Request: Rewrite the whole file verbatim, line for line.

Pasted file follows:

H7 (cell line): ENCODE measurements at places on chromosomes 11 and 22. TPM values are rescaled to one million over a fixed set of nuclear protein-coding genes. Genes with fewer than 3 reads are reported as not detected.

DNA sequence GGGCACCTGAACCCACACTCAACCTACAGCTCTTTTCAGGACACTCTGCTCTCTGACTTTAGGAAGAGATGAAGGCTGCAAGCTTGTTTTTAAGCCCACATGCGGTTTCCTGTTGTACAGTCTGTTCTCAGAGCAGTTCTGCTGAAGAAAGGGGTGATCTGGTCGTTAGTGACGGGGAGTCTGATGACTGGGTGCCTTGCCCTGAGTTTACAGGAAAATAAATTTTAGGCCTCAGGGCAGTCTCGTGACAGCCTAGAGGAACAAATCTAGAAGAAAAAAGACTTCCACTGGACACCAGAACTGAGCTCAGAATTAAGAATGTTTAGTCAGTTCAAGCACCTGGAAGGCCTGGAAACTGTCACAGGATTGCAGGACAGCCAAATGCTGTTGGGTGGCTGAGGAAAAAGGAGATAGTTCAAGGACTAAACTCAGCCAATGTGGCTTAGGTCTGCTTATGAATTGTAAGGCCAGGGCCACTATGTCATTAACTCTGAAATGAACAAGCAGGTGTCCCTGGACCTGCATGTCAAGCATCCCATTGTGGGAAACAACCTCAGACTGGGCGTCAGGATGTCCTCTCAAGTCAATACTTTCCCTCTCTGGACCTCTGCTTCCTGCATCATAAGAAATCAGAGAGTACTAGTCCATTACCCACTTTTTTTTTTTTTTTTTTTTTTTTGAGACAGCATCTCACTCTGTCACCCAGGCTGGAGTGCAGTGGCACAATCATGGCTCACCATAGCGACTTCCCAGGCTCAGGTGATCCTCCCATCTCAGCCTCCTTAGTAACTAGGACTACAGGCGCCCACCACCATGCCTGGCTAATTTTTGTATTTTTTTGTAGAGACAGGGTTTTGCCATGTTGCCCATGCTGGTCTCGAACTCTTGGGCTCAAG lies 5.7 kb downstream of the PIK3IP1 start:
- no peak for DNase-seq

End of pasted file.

H7 (cell line): ENCODE measurements at places on chromosomes 11 and 22. TPM values are rescaled to one million over a fixed set of nuclear protein-coding genes. Genes with fewer than 3 reads are reported as not detected.

DNA sequence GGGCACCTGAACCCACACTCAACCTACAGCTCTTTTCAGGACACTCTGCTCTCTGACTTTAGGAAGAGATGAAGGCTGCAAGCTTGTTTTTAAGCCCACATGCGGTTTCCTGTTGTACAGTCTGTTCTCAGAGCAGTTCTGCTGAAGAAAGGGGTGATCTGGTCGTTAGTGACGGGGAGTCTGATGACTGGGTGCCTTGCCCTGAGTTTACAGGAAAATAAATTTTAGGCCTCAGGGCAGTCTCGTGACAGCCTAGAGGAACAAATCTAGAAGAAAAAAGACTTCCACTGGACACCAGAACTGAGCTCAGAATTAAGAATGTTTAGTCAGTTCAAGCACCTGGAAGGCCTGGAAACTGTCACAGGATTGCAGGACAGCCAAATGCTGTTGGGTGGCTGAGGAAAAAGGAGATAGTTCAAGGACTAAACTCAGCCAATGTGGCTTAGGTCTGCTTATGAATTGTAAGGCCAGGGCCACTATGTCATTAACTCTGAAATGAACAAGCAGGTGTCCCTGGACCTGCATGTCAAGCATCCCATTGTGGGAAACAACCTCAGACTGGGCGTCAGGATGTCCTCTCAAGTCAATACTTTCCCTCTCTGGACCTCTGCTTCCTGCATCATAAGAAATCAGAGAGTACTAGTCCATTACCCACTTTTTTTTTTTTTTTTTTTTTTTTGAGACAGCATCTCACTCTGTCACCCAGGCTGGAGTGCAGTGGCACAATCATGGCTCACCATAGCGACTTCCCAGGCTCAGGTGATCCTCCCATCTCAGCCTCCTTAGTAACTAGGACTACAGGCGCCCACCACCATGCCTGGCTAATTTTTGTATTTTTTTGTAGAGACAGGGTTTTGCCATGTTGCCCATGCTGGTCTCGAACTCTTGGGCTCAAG lies 5.7 kb downstream of the PIK3IP1 start:
- no peak for DNase-seq